Ryan and friend pay tribute at Noel Coward's grave at his home, Firefly
Posted Oct 05, 2010
I’ve long been a fan of the English playwright and celebrated man of letters, Sir Noel Coward. He lived for years, died and is buried atop a hillside near Ocho Rios, Jamaica, at a house he named Firefly. He wrote several plays here and, in the 1960s, hosted his friends, the biggest names from Hollywood, Broadway and London, for holidays in the Jamaican sun.
The author of Private Lives, Blithe Spirit, Sail Away and countless more Broadway and West End hits, Coward thought of Firefly as his sanctuary from the hurly-burly world of the theater. It’s named for the myriad of fireflies that gathered on his hilltop each evening at dusk.
When our Caribbean cruise in April 2007 listed Ocho Rios as a port-of-call, we knew that Firefly, long on our bucket list, was a must. Much has been written about its setting and atmosphere. The overlook across the ocean from the terrace has been called the most beautiful view in the Caribbean.
Investigating the options, we learned that no organized excursions included the house in their itineraries. So we arranged a private taxi.
Firefly is located high above the village of Port Maria, around 20 miles (32km) from the port where our cruise ship, Coral Princess, was docked. It’s a rugged 20 miles on unimproved roads, winding through villages and dense forest. At last, at the very top of the hill, there’s Firefly!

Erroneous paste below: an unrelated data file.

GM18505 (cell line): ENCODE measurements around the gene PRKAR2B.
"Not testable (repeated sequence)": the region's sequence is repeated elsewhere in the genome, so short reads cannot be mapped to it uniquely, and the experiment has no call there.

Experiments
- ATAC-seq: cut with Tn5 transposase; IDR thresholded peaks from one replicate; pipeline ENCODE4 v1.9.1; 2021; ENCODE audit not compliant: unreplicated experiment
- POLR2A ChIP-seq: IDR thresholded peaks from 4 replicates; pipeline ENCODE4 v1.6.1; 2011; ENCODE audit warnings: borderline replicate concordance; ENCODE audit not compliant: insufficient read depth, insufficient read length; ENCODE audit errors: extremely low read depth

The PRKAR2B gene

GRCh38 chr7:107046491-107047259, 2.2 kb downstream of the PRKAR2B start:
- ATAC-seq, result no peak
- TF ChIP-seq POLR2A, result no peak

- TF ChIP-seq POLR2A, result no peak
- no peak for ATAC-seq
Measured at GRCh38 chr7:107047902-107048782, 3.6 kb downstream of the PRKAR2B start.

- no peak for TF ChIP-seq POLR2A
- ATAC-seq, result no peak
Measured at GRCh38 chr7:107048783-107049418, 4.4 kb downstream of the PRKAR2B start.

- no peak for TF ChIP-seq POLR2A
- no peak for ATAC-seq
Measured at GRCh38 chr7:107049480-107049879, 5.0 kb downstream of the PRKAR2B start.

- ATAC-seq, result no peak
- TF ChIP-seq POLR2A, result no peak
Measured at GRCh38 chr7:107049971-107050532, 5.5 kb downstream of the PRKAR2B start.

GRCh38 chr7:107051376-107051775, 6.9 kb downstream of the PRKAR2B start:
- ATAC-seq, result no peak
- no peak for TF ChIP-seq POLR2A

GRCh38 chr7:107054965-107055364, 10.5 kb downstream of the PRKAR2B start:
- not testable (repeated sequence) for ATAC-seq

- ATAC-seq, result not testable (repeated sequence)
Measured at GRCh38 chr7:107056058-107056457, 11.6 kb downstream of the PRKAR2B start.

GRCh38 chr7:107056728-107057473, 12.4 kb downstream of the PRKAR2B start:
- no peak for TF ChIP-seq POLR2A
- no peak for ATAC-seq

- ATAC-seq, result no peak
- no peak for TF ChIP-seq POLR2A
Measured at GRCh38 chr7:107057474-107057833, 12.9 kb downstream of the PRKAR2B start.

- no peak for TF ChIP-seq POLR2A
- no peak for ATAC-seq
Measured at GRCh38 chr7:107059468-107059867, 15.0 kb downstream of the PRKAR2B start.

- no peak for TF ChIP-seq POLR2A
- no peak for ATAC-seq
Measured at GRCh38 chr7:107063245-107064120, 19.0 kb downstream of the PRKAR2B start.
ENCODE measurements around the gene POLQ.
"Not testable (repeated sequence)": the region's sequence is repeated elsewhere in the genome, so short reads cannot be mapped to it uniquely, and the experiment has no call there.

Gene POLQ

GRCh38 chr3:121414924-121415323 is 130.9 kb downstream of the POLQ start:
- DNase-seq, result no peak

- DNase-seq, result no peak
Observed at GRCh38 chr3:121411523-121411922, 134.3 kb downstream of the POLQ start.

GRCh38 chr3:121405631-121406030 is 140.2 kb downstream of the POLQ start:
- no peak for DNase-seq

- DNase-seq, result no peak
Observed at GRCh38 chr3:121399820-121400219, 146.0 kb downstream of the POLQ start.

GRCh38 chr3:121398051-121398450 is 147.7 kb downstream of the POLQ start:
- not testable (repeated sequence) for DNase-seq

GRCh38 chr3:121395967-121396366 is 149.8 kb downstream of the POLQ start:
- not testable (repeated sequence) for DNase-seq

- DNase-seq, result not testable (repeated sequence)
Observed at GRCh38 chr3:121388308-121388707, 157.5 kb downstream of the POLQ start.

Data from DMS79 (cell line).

A small, simple white stucco house, it’s not what you might picture as the home of a world famous playwright. After Sir Noel’s death in 1973, the house fell into disrepair. Rescued by Chris Blackwell of Island Records, it is now operated by the Jamaica National Heritage Trust.
We were greeted by a charming young Jamaican lady tour guide who leisurely escorted us through the house and grounds. Photos are everywhere – and maybe even the ghosts — of Sir Noel’s friends who visited: Laurence Olivier, Vivien Leigh, the Queen Mother, Maria Callas, Alfred Lunt, Lynn Fontanne, Beatrice Lillie and Ian Fleming among them. His books are on the shelves; his paintings are on the walls.
A few steps up is the small, simple bedroom where Coward died.
An expansive green lawn sweeps down from the house to the edge of the mountain and the blue Caribbean beyond. Here Sir Noel is buried on the exact spot where he enjoyed his nightly cocktails.
We brought from Coral Princess a small flask of ice cold martinis. At his grave site, we joyfully toasted this celebrated Renaissance man of the 20th Century. And, because it seemed right, we splashed a bit of the martini right on his marble gravestone.
In one of Sir Noel’s great lyrics, “If Love Were All,” he wrote: “But I believe that since my life began, the most I’ve had is just a talent to amuse.”
We think – and hope — he would have been amused.